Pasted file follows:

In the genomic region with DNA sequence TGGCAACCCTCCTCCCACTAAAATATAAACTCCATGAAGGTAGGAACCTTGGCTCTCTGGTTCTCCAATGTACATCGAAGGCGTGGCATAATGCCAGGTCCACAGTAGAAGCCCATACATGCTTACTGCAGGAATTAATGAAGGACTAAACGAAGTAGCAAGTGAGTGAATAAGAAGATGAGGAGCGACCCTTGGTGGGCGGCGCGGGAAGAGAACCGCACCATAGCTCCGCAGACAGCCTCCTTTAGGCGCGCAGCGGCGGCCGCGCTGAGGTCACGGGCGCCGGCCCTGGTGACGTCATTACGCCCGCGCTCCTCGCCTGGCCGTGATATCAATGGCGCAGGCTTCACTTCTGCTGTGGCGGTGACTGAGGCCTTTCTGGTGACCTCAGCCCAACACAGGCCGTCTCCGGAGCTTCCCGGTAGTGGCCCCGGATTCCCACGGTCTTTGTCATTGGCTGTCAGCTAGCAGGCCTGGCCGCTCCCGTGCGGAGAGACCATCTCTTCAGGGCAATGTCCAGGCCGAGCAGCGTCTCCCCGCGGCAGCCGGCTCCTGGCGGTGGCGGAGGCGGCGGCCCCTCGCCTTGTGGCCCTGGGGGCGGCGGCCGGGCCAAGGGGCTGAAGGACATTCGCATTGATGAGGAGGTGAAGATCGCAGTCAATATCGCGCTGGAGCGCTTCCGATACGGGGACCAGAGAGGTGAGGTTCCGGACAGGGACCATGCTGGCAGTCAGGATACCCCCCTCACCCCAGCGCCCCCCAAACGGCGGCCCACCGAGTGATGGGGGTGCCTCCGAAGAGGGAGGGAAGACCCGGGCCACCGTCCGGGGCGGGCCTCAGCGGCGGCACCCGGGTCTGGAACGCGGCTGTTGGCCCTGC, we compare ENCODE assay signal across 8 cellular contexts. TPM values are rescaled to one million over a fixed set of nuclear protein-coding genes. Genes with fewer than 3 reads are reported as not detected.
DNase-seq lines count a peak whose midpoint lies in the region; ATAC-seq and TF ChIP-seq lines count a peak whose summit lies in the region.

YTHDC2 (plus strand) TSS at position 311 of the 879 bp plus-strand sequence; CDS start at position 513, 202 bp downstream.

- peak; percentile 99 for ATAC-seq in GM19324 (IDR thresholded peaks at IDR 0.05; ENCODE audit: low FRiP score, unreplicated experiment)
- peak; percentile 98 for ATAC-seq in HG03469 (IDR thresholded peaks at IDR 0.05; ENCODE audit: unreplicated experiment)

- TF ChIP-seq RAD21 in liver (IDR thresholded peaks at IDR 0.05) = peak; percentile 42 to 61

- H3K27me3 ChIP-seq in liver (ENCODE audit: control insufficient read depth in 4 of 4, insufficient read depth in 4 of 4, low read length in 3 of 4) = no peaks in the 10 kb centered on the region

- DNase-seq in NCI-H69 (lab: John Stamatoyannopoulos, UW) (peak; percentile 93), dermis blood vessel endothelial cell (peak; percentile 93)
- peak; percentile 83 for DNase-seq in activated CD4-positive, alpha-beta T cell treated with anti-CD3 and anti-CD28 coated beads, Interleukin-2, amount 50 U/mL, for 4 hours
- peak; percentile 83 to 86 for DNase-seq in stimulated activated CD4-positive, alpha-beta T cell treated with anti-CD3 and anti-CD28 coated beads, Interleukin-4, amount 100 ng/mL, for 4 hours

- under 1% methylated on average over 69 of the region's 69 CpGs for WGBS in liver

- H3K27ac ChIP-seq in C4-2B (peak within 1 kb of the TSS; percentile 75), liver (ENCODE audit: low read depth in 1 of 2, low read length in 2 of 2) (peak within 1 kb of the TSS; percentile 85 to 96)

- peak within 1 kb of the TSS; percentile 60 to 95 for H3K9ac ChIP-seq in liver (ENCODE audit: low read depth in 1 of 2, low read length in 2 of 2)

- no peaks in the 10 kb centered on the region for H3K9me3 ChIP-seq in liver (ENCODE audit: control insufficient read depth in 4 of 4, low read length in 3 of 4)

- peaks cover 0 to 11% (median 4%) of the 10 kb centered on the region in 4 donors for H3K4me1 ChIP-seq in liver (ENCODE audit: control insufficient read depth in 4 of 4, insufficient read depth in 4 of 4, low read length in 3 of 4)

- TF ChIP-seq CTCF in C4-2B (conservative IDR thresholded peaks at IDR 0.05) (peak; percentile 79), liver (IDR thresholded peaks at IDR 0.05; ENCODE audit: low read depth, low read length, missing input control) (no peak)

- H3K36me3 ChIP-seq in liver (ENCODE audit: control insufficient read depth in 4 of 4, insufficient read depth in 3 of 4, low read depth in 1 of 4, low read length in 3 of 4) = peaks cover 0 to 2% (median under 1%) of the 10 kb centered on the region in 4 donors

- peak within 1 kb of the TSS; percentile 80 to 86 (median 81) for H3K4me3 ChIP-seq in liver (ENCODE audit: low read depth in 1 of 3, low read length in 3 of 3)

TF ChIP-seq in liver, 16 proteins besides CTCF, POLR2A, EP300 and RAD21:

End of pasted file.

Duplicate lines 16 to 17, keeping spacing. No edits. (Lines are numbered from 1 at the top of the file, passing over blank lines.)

- TF ChIP-seq CTCF in C4-2B (conservative IDR thresholded peaks at IDR 0.05) (peak; percentile 79), liver (IDR thresholded peaks at IDR 0.05; ENCODE audit: low read depth, low read length, missing input control) (no peak)

- H3K36me3 ChIP-seq in liver (ENCODE audit: control insufficient read depth in 4 of 4, insufficient read depth in 3 of 4, low read depth in 1 of 4, low read length in 3 of 4) = peaks cover 0 to 2% (median under 1%) of the 10 kb centered on the region in 4 donors